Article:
A Guest Post by Islandboy

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The EIA released the latest edition of their Electric Power Monthly on March 23rd, with data for January 2018. The table above shows the percentage contribution of the main fuel sources to two decimal places for the last two months.

The winter solstice occurred around the 21stf of December so, the absolute contribution from Solar remained much lower in January than in the summer months but, rose slightly from 4536 GWh in December to 4917 GWh, with the corresponding percentage contribution remaining almost the same at 1.32% as opposed to 1.31% in December. Nuclear generated 74649 Gwh, 1.3% more than it did it December but the increase in total generation resulted in the percentage contribution to the total declining to 20% from 21.3% in December. The gap between the contribution from All Renewables and Nuclear started to narrow in January with the 1.3% decreased contribution from Nuclear as opposed to the the 0.74% increase in the contribution from All Renewables resulting in a difference of 3.25%. The amount of electricity generated by Wind increased by about 18%, (4058 GWh) resulting in the percentage contribution increasing from 6.51% to 7.19%. The contribution from Hydro increased 2915 Gwh (13%) in absolute terms with the increase in total generation resulting in the percentage contribution increasing only slightly by 0.3%. The combined contribution from Wind and Solar increased to 8.51% from 7.9% in December and the contribution from Non-Hydro Renewables also increased to 9.94% from 9.5%. The contribution of zero emission and carbon neutral sources, that is, nuclear, hydro, wind, solar, geothermal, landfill gas and other biomass decreased to 36.75% from 37.32% in December.

In 2016 and 2017 only saw a slight up tick in the use of Petroleum Liquids for electricity generation unlike previous years when the use of Petroleum Liquids jumped by up to 1% in either January or February compared to the typical levels for the rest of the year. The unusually cold weather in January 2018 resulted in significant up tick (1%) in the use of Petroleum Liquids similar to that seen in the years prior to 2016.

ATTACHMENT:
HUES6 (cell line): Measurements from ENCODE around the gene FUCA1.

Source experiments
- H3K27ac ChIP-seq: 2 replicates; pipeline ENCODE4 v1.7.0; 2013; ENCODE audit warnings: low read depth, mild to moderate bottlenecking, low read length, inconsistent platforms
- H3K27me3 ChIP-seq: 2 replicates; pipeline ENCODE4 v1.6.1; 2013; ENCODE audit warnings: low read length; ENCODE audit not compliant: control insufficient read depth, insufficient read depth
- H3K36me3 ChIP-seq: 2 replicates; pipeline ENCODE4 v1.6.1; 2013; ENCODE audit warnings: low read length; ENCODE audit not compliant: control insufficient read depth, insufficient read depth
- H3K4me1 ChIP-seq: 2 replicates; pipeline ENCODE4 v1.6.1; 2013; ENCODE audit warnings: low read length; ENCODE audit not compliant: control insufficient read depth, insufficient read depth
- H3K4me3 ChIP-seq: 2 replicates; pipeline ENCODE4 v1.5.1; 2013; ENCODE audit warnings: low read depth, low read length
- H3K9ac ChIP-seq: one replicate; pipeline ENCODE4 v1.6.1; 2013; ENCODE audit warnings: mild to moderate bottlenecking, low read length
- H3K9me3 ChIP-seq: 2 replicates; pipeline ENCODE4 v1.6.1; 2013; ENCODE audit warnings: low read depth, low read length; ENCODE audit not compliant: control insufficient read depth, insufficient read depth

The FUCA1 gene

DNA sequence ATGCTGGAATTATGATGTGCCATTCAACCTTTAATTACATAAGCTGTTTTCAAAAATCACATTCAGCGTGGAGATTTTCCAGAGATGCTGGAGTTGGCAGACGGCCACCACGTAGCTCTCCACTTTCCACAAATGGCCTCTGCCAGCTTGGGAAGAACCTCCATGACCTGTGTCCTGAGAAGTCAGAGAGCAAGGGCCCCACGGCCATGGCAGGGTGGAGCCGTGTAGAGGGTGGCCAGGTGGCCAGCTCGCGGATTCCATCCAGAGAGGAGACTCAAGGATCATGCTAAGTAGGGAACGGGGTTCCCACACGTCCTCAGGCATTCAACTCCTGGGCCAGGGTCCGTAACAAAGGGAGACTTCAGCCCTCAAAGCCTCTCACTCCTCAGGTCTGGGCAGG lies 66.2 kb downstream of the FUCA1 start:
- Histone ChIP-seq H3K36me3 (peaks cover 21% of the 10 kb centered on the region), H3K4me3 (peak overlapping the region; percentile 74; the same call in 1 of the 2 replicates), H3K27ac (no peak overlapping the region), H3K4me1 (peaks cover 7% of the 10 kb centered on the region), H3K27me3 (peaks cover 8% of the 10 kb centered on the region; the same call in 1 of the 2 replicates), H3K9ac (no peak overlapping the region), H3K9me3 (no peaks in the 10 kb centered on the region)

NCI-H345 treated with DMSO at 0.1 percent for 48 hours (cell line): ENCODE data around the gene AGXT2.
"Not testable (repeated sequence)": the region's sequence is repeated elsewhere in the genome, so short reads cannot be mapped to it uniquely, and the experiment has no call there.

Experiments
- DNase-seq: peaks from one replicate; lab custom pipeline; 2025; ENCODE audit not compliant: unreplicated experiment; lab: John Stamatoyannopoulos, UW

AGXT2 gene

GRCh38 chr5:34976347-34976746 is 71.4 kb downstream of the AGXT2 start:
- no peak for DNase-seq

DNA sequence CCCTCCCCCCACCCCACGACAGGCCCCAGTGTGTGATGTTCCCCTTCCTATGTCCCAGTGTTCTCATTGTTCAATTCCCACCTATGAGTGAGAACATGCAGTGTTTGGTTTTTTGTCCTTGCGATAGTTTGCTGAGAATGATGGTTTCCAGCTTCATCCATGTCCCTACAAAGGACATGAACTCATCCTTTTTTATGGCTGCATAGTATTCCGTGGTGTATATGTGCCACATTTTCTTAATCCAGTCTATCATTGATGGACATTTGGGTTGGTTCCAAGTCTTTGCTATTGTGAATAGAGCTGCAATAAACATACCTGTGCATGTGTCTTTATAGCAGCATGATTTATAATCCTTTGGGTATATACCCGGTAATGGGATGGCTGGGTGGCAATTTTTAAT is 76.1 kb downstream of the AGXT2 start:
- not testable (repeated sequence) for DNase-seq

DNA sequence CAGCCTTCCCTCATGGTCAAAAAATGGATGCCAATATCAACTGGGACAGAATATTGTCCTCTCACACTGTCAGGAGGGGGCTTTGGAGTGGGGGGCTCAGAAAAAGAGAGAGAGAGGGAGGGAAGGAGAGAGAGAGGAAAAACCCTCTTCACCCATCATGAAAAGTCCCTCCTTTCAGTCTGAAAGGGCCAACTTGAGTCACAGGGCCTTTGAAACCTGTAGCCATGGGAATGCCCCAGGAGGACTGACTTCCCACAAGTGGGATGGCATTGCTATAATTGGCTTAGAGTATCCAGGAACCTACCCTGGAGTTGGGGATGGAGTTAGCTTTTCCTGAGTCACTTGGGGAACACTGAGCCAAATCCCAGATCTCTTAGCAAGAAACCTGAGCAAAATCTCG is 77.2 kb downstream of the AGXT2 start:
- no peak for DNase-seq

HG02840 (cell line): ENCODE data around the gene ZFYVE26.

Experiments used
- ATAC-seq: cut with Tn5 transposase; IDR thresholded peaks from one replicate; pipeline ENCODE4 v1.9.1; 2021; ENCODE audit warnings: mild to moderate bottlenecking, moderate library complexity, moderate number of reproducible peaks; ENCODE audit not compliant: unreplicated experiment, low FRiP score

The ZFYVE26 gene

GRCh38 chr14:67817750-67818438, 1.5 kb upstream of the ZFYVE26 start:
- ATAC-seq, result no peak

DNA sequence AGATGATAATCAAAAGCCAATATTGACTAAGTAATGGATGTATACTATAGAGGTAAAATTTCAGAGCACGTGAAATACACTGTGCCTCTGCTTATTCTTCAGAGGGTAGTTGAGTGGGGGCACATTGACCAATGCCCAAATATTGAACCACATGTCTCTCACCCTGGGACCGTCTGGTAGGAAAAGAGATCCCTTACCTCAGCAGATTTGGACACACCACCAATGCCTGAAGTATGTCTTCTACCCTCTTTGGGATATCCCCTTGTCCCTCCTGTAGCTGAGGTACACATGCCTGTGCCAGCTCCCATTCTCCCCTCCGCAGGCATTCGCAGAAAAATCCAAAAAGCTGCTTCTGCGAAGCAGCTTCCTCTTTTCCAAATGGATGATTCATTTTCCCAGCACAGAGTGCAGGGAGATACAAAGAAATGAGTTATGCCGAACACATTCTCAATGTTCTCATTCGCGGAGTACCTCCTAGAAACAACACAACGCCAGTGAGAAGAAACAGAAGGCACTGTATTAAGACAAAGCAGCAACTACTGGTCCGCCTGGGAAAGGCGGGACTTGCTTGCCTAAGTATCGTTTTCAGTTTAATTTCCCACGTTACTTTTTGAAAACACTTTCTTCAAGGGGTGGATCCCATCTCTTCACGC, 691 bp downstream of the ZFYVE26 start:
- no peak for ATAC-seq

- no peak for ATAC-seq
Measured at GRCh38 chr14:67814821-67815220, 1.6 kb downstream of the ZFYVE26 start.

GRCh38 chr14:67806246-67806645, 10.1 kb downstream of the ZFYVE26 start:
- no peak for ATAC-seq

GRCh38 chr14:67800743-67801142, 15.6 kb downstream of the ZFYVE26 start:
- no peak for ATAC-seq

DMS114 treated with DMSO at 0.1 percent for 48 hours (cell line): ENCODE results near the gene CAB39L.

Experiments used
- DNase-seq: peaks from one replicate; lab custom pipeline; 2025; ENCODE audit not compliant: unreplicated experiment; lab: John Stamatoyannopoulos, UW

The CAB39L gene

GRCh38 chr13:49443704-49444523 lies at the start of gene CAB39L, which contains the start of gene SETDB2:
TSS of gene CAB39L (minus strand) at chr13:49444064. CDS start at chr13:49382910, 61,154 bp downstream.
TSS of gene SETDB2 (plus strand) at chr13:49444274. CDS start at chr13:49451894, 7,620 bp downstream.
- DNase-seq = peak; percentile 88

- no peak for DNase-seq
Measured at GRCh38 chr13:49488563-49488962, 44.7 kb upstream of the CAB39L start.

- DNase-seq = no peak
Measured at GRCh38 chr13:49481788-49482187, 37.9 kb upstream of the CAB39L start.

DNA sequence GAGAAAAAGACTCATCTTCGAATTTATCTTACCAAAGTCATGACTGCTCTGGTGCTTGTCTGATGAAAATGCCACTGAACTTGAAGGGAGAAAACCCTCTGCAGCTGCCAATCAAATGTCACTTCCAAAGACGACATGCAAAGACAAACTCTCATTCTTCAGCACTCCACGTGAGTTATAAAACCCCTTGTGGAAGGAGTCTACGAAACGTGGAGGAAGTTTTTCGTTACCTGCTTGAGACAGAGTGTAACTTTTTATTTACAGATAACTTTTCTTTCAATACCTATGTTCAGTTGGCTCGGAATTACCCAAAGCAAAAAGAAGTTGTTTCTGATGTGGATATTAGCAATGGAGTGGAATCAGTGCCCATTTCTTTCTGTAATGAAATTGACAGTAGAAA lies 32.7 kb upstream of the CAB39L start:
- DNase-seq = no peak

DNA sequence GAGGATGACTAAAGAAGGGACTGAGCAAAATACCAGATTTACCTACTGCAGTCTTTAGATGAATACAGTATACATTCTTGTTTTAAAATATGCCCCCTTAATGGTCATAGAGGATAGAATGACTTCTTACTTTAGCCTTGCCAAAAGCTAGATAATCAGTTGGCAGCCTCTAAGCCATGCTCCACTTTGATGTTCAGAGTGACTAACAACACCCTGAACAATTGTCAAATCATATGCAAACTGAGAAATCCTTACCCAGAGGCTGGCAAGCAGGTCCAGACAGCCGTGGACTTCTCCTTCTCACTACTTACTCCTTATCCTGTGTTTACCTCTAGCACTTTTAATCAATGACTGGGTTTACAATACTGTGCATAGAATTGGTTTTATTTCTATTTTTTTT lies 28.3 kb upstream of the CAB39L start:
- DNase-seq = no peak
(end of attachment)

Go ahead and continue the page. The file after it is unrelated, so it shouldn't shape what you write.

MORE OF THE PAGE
The graph below helps to illustrate how the changes in absolute production affect the percentage contribution from the various sources.

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The chart below shows the total monthly generation at utility scale facilities by year versus the contribution from solar. The left hand scale is for the total generation, while the right hand scale is for solar output and has been deliberately set to exaggerate the solar output as a means of assessing it’s potential to make a meaningful contribution to the midsummer peak. In January 2018 the output from solar was 4917 Gwh, 3.8 times what it was four years ago in January2014. If the summer output follows recent trends, more than 11,000 GWh should be generated in a single month some time this coming summer.

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The graph below shows the monthly capacity additions for 2018. I have changed the format of the chart so as to reduce the amount of changes I have to make to the source table each month. By putting the year to date figures at the bottom of the table, when I fill in the data for each month, the Year to Date figures will be updated without any input from me. In January 1.18 percent of capacity additions were Natural Gas. Solar added 45.97 percent and and Wind contributed 50.72 percent of new capacity for a joint contribution of 96.69 percent. Batteries had a relatively minor capacity addition of 0.62 percent, 1 percent of capacity additions were Geothermal and capacity addition fueled by Petroleum Liquids amounted to 0.51 percent. In January 2018 the total added capacity reported was 1598.3 MW, roughly 150 MW more than January 2017.

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The chart below shows the capacity retirements for January 2018 with the same format changes as the chart above for the same reason. 99.93 percent of the retirements were Coal fired plants (4317 MW), 0.02 percent were fueled by Natural Gas (1 MW), 0.01 percent were fueled by Petroleum Liquids (0.5 MW) and 0.03 percent of the capacity retirements came from Landfill Gas (103.8 MW). Note that the left side Y-axis scale had to start at 99/88% for the retirements from sources other than coal to be visible in a meaningful way. If I set the scale to start at zero percent the other sources would not be visible at all.

2018 has not started well for fossil fuel interests in the electricity generating sector, especially for coal with 99.93 percent of retirements for the first month. Other fossil fuel interests have nothing to celebrate with only 1.69 percent of new capacity using fossil fuels.

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